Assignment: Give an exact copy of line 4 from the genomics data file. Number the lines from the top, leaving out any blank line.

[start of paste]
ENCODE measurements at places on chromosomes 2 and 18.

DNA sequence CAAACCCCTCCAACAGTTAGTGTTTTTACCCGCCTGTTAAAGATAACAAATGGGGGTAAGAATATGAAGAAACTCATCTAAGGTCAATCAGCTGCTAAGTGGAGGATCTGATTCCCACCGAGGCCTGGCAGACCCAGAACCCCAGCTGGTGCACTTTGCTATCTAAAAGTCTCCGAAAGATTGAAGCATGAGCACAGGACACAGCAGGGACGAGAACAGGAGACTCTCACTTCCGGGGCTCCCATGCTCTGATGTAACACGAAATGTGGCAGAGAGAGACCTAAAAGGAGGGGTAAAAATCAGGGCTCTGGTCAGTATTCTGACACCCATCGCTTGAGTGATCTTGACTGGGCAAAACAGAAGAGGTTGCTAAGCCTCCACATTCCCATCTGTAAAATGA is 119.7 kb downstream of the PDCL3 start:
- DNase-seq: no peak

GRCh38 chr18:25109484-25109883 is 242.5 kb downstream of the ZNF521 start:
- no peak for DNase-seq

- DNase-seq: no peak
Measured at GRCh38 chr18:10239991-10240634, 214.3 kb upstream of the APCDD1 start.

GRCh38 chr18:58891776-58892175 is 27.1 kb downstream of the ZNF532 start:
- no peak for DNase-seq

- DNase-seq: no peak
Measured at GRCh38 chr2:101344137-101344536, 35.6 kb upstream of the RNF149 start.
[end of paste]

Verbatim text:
GRCh38 chr18:25109484-25109883 is 242.5 kb downstream of the ZNF521 start: